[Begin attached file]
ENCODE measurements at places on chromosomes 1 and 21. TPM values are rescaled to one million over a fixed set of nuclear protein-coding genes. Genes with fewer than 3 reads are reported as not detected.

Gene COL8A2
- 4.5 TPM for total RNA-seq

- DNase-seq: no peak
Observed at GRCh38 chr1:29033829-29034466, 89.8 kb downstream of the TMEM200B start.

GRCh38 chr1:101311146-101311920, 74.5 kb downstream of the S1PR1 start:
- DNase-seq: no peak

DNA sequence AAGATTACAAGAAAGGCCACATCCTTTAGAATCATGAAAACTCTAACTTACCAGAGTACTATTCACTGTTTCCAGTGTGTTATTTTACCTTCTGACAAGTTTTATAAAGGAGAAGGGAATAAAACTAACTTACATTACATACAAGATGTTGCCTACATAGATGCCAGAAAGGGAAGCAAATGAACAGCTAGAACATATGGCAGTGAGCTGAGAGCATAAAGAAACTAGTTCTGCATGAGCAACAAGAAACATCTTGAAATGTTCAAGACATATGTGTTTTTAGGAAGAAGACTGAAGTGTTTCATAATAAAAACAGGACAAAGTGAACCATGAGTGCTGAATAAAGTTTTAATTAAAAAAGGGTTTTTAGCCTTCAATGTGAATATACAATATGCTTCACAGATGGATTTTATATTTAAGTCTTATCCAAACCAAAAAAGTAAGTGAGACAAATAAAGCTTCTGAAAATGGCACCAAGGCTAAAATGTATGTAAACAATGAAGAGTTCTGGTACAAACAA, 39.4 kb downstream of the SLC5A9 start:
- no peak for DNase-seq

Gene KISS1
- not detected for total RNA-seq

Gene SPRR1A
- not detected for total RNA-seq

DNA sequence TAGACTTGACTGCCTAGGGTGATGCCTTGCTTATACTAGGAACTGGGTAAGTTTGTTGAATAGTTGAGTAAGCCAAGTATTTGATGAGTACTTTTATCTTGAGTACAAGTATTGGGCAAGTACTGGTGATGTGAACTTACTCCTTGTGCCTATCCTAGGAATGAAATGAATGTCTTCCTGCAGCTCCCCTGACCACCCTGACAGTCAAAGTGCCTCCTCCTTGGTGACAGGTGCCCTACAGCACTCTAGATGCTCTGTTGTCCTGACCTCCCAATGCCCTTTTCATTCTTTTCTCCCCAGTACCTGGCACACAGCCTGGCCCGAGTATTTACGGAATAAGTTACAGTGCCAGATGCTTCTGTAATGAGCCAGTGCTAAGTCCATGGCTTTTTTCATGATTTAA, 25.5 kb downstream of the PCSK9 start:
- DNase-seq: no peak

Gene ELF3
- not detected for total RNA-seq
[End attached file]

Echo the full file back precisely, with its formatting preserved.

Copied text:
ENCODE measurements at places on chromosomes 1 and 21. TPM values are rescaled to one million over a fixed set of nuclear protein-coding genes. Genes with fewer than 3 reads are reported as not detected.

Gene COL8A2
- 4.5 TPM for total RNA-seq

- DNase-seq: no peak
Observed at GRCh38 chr1:29033829-29034466, 89.8 kb downstream of the TMEM200B start.

GRCh38 chr1:101311146-101311920, 74.5 kb downstream of the S1PR1 start:
- DNase-seq: no peak

DNA sequence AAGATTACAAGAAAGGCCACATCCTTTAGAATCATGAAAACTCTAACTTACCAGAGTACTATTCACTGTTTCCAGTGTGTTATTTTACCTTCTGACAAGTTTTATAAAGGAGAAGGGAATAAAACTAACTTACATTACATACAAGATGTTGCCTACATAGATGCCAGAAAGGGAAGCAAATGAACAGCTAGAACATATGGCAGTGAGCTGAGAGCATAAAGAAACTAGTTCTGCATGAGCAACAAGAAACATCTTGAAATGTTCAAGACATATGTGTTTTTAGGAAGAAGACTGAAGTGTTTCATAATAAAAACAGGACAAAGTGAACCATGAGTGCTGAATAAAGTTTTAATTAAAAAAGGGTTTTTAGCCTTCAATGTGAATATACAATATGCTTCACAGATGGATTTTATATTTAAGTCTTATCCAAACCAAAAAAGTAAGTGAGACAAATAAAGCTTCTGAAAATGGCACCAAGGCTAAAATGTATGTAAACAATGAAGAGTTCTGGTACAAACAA, 39.4 kb downstream of the SLC5A9 start:
- no peak for DNase-seq

Gene KISS1
- not detected for total RNA-seq

Gene SPRR1A
- not detected for total RNA-seq

DNA sequence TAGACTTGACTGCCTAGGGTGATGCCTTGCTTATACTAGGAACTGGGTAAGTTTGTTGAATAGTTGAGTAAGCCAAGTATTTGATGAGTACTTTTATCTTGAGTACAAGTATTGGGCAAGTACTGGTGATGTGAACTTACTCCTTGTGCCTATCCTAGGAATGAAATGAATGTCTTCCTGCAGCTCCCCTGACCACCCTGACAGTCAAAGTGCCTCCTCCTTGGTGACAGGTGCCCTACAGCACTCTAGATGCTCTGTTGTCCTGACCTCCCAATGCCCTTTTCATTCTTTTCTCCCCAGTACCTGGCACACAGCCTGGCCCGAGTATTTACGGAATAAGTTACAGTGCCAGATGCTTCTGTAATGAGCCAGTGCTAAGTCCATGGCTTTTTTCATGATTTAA, 25.5 kb downstream of the PCSK9 start:
- DNase-seq: no peak

Gene ELF3
- not detected for total RNA-seq